First, are glucocorticoids a good indicator of stress? The problem with using GCMs as a measure of stress is that stress hormones can fluctuate in response to many different things—such as time of day, food, excitement, and most animals have different baseline levels of these hormones. Without other controls, basically what you can say is that at the time of defecation, some cats may have had higher GCMs than others.
There are some statistical issues with how the data were analyzed in this study, and how the results were reported. As the paper stated, for the petting variable “there was some evidence of a potential main effect.” That means that there was not enough statistical evidence that there was a true difference between cats who enjoy, tolerate or dislike petting, although there may have been a trend in that direction. Another concern is that the effect size was not reported—so even though it’s a questionable finding, and likely not statistically significant, if there is a difference between the different groups of cats, how “big” of a difference is there between cats who “tolerate” versus “dislike” petting?
Finally, the authors found a kind of weird result. Basically, cats who only “tolerate” petting had a higher GCM than cats who “dislike” petting, but not higher than cats who “enjoy” petting. This is again, based on owner report. How well do owners distinguish between cats who dislike or only tolerate petting? What were the criteria for categorizing these cats? Why would cats who “dislike” petting have low stress levels on par with cats who do enjoy it?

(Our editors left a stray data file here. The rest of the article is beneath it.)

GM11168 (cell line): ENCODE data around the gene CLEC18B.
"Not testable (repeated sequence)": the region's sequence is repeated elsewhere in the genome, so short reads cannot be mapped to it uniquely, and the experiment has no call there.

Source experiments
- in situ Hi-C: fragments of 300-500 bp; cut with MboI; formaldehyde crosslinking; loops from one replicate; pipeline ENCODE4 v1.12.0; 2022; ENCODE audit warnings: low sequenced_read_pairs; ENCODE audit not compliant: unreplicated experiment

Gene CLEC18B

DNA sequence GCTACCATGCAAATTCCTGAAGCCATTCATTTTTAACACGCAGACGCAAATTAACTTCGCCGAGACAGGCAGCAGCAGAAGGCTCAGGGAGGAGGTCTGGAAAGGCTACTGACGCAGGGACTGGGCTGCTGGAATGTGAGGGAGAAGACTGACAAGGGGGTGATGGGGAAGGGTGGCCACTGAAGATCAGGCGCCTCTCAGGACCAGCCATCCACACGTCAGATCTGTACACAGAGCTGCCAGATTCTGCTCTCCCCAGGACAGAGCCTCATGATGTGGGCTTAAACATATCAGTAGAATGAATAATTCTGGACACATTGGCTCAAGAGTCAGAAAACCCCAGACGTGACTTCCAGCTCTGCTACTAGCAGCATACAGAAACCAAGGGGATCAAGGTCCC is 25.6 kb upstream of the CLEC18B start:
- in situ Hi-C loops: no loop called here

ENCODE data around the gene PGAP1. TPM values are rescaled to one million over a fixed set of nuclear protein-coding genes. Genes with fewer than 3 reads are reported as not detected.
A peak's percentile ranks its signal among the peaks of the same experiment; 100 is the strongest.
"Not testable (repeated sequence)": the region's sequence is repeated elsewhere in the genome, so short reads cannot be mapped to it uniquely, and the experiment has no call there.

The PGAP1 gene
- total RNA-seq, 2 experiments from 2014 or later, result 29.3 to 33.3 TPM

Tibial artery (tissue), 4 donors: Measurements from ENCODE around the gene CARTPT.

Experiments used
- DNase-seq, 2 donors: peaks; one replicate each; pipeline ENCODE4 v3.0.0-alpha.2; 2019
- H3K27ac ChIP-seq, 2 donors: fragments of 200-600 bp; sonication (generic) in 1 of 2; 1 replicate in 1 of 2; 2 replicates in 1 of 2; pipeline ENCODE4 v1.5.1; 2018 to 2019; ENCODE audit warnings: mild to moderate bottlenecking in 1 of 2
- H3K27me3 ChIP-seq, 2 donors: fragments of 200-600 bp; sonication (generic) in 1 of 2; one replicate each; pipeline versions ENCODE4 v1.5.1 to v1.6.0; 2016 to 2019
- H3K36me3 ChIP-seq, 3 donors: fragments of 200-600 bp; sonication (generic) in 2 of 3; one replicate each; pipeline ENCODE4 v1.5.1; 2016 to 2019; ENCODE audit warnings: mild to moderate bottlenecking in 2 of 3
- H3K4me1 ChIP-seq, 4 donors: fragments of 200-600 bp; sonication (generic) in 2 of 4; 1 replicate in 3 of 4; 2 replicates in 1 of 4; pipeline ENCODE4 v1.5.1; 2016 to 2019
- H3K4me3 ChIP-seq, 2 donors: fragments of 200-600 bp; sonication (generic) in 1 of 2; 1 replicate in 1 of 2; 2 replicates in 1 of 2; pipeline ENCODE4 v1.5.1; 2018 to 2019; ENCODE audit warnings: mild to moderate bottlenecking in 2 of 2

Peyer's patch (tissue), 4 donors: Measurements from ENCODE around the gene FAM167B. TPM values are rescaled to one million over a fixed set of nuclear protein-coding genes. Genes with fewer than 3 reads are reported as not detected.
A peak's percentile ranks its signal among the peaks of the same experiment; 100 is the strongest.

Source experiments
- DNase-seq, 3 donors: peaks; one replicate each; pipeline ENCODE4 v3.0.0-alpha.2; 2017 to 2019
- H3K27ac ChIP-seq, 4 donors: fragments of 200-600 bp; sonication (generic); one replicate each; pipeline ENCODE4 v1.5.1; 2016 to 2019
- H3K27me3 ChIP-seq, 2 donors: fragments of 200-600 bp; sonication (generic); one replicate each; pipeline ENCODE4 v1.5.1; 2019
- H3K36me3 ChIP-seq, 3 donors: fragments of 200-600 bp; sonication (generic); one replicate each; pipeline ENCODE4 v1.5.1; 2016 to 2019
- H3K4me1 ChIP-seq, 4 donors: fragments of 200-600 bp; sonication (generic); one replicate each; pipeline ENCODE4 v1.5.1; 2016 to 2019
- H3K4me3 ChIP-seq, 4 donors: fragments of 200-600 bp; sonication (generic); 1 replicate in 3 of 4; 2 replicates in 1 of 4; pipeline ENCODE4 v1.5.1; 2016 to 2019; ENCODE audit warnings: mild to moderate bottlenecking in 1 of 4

Then there is the weird explanation for the weird result: “It may be that those who overtly dislike the activity are avoided or manage to avoid it, unlike those who tolerate it.” Maybe, but that’s not the data that was actually collected, so the explanation seems a bit strange as a possible hypothesis. Were the owners even petting their cats when they collected the stress hormone samples? (I doubt many people pet their cats while they are defecating!)—so how could petting contribute to stress unless you know how much the owners actually pet their cats? Also, only four cats were reported as disliking petting, so the sample size is also problematic.
Sadly, and not surprisingly, this kind of strange result is the part of the study that the media ran wild with. Suddenly, cats hate petting, even if they seem to tolerate it, and you are stressing your cat out! What is probably most useful is learning to read cats’ behavioral signals, and let them tell you if they like petting.
At the same time, the media ignored the significant finding about age and group living, one that could lead to interesting future studies, especially with better measures of stress. Do younger cats cope better with living in large groups? Are they bored if they live alone? As they age, do they become stressed out with living with other cats or is this due to being introduced to other cats as adults? Based on GCM measures, the results suggest that for cats over the age of two, living alone or with one feline buddy is just fine, but no more please; and when you are young, the more the merrier! I hope to see more research on this important topic in the future!
So a potentially interesting cat study leaves me wanting a bit more. But really, the frustrating part is how the media responded! Instead of increasing our understanding of cats and their behavior, the representation of the results of this study could just reinforce the idea that cats are not affectionate, something we cat experts know just isn’t true.